Friday, March 6, 2009

Central Tower solo

Central Tower

After the seemingly requisite botched attempt on the Boninngton-Whillans route on Torre Central on New Year’s Eve, we had 10 days of typically shitty Patagonian weather. Winds capable of knocking you off your feet and an impenetrable armor of rime ice on the Torres kept the residents of Campamento Japones pacing endlessly around or ghetto nylon tarp village, drinking mate by the gallon and obsessing over every small rise and fall of the barometer.
Finally on January 10 we got a promising two day weather window reported for the 11/12 from the local meteorologists in Puerto Natales (actually rock starved climbers scanning NOAA and navy weather sites on the net at the Erratic Rock hostel.) So I went through the familiar hiking ritual up into the Val de Silencio and up the large talus slope to the Boninngton platform below Torre Norte. Little to my surprise but much to my disappointment the Torres had a white shimmer to them indicating rimy conditions higher up. So at the platform I cranked the gangster rap on my Ipod and attempted to use my mind to melt the ice while I waited for nightfall.
After the same damn pasta dinner I’ve eaten for the past 2 months I crawled into my bivy sack for a few fitful hours of intermittent sleep. At 3 am I awoke to my alarm and a cloudless sky punctuated by a full moon over Fortaleza and Escudo, a great sign! I slammed no-es-café and shoveled plain oatmeal into my mouth before monkey calling to my sleeping friends who were going for a late morning start.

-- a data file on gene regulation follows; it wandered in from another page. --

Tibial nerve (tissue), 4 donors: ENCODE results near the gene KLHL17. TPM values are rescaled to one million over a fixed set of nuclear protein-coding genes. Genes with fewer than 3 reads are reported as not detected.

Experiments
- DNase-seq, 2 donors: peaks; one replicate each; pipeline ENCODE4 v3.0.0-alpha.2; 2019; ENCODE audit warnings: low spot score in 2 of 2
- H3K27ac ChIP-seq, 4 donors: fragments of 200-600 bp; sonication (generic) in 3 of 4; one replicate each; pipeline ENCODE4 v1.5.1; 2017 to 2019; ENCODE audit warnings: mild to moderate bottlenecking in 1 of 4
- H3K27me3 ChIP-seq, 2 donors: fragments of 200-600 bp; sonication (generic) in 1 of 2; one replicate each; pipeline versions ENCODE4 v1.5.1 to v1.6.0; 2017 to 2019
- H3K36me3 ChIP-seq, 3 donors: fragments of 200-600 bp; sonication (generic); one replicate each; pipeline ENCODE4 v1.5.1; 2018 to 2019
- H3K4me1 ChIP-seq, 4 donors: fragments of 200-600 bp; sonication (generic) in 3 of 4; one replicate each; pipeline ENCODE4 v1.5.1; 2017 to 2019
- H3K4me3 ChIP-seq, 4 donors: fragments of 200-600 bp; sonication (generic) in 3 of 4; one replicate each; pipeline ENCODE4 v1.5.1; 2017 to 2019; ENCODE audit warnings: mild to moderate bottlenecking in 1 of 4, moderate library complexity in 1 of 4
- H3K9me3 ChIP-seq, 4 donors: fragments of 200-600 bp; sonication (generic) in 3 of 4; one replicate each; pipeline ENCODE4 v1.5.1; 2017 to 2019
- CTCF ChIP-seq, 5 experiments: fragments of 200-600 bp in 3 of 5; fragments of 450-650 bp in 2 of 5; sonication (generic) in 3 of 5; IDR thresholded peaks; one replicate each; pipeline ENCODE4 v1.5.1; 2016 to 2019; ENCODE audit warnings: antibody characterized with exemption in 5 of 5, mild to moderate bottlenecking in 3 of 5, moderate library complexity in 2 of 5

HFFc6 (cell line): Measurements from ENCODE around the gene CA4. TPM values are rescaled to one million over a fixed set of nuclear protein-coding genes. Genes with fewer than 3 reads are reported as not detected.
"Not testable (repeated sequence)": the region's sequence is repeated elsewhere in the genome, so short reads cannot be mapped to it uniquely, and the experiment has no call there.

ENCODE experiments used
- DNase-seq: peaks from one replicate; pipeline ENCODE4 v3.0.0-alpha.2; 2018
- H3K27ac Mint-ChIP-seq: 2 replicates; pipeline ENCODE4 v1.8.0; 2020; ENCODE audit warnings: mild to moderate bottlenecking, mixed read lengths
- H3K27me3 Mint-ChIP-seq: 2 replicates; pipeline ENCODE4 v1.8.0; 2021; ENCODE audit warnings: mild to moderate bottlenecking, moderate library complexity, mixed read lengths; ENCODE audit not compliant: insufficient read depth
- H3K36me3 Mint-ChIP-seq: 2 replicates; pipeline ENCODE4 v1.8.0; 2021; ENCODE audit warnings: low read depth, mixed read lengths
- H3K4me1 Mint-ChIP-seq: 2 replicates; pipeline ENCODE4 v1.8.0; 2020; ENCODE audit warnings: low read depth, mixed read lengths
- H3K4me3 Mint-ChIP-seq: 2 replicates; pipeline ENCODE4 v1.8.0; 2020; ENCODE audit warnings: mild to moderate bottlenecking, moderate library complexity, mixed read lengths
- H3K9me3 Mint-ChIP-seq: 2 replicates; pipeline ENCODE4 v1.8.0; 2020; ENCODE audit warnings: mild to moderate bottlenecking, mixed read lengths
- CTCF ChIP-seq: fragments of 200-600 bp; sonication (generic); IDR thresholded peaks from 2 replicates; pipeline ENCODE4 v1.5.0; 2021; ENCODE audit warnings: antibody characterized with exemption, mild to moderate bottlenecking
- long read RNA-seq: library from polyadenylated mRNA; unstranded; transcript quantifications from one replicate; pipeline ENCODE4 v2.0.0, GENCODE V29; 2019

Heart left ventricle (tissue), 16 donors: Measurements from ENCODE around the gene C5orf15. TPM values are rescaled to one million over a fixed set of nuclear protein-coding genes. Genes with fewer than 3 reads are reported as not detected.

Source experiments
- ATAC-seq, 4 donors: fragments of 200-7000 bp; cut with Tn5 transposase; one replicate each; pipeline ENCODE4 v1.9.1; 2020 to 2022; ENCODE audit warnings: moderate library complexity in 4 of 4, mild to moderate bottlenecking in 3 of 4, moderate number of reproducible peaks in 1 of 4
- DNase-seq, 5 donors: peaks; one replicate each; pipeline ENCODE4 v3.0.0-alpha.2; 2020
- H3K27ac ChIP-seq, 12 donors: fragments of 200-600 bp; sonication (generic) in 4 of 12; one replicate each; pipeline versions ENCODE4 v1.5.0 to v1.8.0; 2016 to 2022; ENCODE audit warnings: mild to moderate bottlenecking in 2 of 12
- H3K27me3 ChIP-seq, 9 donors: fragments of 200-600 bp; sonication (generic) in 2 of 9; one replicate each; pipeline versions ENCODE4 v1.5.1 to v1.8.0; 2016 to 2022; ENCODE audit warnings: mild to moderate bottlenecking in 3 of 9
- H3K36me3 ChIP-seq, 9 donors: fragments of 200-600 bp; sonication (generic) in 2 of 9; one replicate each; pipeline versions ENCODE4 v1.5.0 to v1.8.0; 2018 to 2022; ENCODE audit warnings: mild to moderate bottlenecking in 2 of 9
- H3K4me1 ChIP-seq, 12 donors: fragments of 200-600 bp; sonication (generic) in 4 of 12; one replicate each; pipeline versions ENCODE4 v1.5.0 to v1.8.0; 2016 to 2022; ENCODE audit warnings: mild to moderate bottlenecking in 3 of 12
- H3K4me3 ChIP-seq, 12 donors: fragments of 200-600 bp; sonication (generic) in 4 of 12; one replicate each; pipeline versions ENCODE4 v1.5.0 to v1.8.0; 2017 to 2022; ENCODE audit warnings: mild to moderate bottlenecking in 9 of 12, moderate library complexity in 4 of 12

I arrived at the start of the couloir rock approach at 5:30 am. I free soloed a few of the now familiar pitches before confronting with the same icy conditions I faced on my last attempt. What had taken me 1 hour to free solo in good conditions again took me 5 hours in icy mixed conditions roped up. I scrapped my way up to the Col Bich alternating between brushing snow off holds and smashing ice out of the cracks using a quickdraw.
After my personal crux of reaching the col, I took a nice soup and tea break at the same spot I open-bivied on New Year’s to get psyched for the route. By now it was 11 am and there was plenty of ice fall as the route started to get sun. I took that as a sign to get going! I felt very comfortable on the first 2 70 meter pitches as I had climbed them just 10 days prior before getting turned back in a storm. Although on the third pitch an icy layback almost sent me onto a ledge but I managed to reverse my moves and do an intricate face climbing sequence in guide tennis to access the traverse that leads into the beautiful red dihedral that is the jewel of the route.
Upon reaching the money pitch I was less than enthused to have to chop out each and every piton from underneath 2 inches of ice using a locking biner as brass knuckles, by now I was leaving a well marked trail of blood up the route. On this pitch all the ice fall was funneled right onto my dome piece and prevented me from looking up at the upcoming climbing. By now the pitches were running with water and I was soaked. The climbing was easy A1 but I took a fall when my superlight aider broke a step and undaised I fell bruising my hip when I penjied into a corner and the mini-trax on my harness took the blow.